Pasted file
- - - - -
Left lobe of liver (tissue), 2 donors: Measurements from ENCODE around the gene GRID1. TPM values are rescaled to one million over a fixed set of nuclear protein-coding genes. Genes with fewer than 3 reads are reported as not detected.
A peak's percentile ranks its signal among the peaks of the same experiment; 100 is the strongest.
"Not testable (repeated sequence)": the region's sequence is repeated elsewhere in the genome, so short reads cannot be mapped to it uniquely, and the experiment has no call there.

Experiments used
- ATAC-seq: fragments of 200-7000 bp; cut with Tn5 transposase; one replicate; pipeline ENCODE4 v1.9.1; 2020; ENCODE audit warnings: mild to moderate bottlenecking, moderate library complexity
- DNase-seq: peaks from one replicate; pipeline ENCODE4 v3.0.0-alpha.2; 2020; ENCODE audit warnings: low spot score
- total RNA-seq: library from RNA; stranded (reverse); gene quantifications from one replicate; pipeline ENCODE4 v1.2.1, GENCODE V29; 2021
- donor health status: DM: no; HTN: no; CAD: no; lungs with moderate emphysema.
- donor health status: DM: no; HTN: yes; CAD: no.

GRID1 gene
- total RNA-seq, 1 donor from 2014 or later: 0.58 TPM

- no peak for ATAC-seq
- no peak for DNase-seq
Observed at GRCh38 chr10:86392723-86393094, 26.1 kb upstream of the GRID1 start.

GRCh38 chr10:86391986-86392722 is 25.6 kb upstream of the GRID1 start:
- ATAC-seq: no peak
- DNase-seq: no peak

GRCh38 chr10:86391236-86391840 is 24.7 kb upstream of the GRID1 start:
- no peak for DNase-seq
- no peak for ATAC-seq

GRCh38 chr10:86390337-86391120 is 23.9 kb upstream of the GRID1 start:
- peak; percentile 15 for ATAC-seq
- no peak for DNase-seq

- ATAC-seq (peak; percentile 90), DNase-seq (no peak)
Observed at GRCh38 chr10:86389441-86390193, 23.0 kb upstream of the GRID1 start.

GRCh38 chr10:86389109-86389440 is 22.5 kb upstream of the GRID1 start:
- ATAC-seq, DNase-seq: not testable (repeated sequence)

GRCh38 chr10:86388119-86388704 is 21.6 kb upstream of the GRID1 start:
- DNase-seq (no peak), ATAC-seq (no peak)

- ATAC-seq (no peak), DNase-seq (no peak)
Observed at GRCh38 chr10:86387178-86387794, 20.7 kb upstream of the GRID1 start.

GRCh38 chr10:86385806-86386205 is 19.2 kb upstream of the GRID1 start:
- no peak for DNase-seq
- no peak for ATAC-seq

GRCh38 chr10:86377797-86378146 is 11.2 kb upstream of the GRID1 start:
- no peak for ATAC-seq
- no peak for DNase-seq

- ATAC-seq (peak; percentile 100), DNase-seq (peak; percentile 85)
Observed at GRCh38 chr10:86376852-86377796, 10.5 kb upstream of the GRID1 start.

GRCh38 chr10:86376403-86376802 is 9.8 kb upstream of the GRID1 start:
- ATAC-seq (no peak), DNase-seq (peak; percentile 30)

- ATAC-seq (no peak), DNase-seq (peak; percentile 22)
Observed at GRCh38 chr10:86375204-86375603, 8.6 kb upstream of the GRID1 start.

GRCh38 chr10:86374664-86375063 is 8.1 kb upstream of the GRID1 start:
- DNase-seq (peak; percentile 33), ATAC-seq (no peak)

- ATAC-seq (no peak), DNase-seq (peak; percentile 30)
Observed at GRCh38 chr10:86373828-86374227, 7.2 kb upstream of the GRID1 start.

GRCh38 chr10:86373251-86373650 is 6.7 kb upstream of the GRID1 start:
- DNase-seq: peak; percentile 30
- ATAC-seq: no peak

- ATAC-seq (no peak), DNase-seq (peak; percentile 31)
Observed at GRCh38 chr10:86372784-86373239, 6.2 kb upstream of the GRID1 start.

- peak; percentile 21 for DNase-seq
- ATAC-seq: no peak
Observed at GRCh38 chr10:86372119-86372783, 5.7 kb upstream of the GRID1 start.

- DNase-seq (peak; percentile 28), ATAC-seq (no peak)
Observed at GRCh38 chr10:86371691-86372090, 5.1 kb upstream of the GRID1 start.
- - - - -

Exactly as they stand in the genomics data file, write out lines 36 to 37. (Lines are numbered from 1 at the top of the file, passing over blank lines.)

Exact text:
- no peak for ATAC-seq
- no peak for DNase-seq